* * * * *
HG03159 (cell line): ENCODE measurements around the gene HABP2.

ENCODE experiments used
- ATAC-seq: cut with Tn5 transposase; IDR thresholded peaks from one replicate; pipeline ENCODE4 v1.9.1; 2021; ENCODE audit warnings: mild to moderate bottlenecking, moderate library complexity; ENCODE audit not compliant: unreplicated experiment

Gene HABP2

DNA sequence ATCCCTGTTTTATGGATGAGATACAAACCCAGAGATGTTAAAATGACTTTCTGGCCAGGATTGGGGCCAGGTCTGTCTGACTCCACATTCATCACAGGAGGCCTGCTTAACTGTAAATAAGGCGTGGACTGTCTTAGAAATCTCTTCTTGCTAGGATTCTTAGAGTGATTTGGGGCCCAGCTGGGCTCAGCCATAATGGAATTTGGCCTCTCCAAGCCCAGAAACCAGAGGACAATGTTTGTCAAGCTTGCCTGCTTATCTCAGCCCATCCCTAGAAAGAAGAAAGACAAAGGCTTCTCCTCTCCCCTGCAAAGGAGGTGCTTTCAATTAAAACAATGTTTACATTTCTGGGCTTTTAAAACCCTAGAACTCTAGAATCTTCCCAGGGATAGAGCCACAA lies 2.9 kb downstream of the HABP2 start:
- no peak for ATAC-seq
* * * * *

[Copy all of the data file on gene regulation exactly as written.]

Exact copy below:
HG03159 (cell line): ENCODE measurements around the gene HABP2.

ENCODE experiments used
- ATAC-seq: cut with Tn5 transposase; IDR thresholded peaks from one replicate; pipeline ENCODE4 v1.9.1; 2021; ENCODE audit warnings: mild to moderate bottlenecking, moderate library complexity; ENCODE audit not compliant: unreplicated experiment

Gene HABP2

DNA sequence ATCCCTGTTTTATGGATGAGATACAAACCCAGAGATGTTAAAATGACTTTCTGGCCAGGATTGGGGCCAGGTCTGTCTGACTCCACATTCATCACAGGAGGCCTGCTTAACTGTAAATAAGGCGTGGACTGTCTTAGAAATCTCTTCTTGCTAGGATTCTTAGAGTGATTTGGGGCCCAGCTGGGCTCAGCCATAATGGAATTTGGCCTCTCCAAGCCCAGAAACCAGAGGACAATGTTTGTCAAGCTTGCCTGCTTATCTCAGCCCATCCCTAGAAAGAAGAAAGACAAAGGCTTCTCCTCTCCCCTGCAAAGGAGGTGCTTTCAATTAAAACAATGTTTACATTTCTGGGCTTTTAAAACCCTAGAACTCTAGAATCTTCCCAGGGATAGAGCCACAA lies 2.9 kb downstream of the HABP2 start:
- no peak for ATAC-seq